Because of the proximity of the epidural, subdural, and subarachnoid space, placement of a needle too deeply could result in inadvertent neuraxial block.
Failure to recognize inadvertent epidural, subdural, or dural puncture can result in significant motor and sensory block with the potential for associated loss of consciousness, hypotension, and apnea.
If subdural placement is unrecognized, and the previously mentioned doses of local anesthetics are administered, the signs and symptoms are similar to those of subarachnoid injection, although the resulting motor and sensory block may be spotty.
The aforementioned injection technique is extremely effective in the treatment of cervicothoracic bursitis. This technique is a safe procedure if careful attention is paid to the clinically relevant anatomy in the areas to be injected.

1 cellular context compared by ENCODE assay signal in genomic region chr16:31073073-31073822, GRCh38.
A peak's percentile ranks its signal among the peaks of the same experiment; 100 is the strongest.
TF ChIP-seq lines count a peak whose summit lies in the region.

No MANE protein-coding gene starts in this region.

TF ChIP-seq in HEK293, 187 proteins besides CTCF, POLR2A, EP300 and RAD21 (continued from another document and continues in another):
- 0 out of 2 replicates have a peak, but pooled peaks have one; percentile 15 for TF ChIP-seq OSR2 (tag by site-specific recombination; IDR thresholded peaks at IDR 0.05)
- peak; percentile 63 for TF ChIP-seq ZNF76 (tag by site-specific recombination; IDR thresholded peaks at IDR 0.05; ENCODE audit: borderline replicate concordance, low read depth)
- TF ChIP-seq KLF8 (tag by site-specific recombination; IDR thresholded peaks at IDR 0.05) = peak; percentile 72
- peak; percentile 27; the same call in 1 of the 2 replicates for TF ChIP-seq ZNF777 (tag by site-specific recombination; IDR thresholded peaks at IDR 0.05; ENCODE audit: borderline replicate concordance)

Care must be taken to use sterile technique to avoid infection and universal precautions to avoid risk to the operator. Most side effects of the injection technique for cervicothoracic bursitis are related to needle-induced trauma to the injection site and underlying tissues.
The incidence of ecchymosis and hematoma formation can be decreased if pressure is placed on the injection site immediately after injection.
The avoidance of overly long needles helps decrease the incidence of trauma to underlying structures. Special care must be taken to avoid pneumothorax given the proximity to the underlying pleural space.
The use of physical modalities, including local heat and gentle stretching exercises, should be introduced several days after the patient undergoes this injection technique for cervicothoracic bursitis.
Vigorous exercises should be avoided because they would exacerbate the symptoms. Cognitive functional therapy may provide symptom relief in some patients. Simple analgesics, NSAIDs, and antimyotonic agents such as tizanidine may be used concurrently with this injection technique.